One of my friends wrote on Facebook:
Seeing as I always seem to do the opposite of my new year’s resolutions: this year I’m going to smoke and drink more, exercise less and go far deeper into debt.
So that raises the question: Should we formulate New Years resolutions – yes or no?
The answer is: It depends.
- NO: If they are unrealistic and vague.
- YES; If they are routed in your personalty and values. And specifig.
key to really good new years resolutions is to answer three questions
- WHY? Why should I do this? In what way would it enrich me and/or the world?
- HOW? With what kind of attitude and what values?
- WHAT? What exactly do I want to do? What is the specific plan?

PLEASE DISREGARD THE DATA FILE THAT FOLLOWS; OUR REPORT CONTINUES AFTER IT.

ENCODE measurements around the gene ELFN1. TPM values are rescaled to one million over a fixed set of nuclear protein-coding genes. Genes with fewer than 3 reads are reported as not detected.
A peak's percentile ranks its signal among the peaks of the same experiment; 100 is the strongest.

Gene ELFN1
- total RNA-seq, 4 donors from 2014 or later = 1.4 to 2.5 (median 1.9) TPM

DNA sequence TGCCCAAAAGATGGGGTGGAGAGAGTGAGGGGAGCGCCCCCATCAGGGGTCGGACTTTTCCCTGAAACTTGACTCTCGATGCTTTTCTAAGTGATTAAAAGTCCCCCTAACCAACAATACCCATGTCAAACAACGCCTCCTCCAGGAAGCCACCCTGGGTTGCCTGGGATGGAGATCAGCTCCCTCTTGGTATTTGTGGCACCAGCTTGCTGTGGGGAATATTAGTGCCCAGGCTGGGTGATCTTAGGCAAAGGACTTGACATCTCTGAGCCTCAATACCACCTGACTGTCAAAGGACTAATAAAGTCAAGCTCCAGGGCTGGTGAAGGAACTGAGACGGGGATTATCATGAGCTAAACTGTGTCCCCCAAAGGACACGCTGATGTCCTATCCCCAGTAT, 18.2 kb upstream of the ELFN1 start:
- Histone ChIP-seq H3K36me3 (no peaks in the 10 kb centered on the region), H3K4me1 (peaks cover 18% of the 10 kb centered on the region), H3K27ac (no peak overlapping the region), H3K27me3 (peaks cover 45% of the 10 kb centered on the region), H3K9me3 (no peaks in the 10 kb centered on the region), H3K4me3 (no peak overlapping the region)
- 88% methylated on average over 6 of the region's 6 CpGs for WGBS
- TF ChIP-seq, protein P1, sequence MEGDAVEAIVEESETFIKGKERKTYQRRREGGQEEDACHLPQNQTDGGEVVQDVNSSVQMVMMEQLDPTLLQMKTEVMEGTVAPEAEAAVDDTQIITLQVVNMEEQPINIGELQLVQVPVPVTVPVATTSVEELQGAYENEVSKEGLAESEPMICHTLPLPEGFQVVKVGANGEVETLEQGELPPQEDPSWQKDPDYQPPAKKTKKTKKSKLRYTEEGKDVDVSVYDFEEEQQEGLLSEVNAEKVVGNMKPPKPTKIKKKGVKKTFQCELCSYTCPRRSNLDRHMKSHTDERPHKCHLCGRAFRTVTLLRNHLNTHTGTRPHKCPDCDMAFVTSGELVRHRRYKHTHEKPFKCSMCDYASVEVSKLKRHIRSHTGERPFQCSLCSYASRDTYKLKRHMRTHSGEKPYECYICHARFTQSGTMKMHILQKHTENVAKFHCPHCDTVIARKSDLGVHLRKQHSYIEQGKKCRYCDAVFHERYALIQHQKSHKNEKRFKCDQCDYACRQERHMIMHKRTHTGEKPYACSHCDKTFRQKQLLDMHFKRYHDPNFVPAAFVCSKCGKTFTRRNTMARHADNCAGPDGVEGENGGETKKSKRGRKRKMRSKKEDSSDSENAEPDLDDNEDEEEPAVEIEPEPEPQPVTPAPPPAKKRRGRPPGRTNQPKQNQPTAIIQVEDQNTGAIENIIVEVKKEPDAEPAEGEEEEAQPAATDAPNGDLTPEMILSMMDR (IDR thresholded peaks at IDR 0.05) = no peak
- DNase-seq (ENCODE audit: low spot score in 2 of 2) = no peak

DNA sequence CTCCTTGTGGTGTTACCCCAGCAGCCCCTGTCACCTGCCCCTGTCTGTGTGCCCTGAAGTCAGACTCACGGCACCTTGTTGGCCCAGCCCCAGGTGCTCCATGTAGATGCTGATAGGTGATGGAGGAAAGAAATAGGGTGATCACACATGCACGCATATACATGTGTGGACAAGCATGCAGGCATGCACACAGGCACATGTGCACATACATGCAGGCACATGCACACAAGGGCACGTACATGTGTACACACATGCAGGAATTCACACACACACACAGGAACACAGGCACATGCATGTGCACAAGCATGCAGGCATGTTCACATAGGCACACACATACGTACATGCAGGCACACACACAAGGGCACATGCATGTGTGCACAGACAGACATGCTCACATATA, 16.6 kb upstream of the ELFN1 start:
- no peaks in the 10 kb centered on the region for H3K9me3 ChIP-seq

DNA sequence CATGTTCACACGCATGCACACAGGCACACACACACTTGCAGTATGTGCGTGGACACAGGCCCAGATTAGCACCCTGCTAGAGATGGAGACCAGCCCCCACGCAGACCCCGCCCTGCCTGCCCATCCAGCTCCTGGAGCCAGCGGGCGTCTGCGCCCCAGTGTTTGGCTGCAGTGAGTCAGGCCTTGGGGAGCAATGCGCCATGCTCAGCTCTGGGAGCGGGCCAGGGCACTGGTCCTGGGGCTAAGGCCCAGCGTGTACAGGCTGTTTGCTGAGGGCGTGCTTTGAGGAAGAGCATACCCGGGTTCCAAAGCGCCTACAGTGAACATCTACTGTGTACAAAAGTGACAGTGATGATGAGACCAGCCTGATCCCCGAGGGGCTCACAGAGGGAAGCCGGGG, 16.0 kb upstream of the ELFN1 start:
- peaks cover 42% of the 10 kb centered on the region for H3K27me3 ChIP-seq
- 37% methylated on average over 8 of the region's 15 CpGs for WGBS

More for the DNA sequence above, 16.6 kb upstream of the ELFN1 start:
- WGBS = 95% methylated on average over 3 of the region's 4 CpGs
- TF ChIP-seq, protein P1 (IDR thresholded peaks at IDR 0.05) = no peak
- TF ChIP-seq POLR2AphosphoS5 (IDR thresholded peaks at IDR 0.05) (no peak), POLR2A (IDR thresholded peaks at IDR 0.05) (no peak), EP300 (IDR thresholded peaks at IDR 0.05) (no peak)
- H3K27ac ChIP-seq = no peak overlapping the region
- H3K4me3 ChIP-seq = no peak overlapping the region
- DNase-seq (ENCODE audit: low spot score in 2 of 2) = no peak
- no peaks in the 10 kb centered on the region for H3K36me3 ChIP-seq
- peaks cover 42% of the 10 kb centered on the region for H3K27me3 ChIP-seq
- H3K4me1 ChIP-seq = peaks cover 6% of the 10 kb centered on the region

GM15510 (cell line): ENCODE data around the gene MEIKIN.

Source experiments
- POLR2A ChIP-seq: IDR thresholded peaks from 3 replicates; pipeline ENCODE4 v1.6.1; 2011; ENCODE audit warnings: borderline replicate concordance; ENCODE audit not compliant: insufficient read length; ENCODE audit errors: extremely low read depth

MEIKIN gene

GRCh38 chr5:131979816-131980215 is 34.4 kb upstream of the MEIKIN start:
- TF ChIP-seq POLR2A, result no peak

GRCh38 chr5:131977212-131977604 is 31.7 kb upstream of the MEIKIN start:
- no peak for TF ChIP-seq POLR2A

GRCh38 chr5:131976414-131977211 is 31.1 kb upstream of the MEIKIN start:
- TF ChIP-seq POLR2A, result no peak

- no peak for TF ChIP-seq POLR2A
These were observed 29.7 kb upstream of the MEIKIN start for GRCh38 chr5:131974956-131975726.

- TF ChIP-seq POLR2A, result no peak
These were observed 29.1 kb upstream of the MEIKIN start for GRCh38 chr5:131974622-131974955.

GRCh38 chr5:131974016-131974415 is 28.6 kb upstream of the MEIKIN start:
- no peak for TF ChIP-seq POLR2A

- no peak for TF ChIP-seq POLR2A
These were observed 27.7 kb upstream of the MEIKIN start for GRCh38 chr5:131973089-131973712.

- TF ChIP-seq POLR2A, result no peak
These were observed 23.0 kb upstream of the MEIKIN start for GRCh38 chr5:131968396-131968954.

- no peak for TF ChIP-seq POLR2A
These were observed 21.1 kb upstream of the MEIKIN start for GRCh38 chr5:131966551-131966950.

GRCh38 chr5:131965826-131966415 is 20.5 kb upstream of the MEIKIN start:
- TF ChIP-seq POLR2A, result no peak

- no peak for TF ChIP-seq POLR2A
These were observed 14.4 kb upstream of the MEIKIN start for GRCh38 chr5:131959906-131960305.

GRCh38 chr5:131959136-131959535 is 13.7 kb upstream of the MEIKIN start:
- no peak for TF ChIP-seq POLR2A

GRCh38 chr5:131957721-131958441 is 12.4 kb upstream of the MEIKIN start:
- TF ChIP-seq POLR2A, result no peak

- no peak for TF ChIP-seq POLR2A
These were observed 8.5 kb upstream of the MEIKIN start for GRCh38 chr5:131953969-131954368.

One of my resolutions for 2017 is
[WHY] I believe that I can and should inspire people in the world with writing. [HOW] So I want to reliably and diligently work on improving [How exactly] by spending the first two hours of every office day with writing and reading books or taking online courses that will help me improve my skills.
In a nutshell: All general resolutions usually are of no value. And you can kick them out and plaster the way to hell with them as we say in German. Because not fulfilled resolutions tend to make you feel frustrated, shameful and so on. We all do not need more of these hellish feelings.
But good, resolutions who are anchored in your personality and deepest needs really empower you.
And yes, for those who recognize the basic idea – it was adapted from Simon Sineks Ted talk How great leaders inspire action.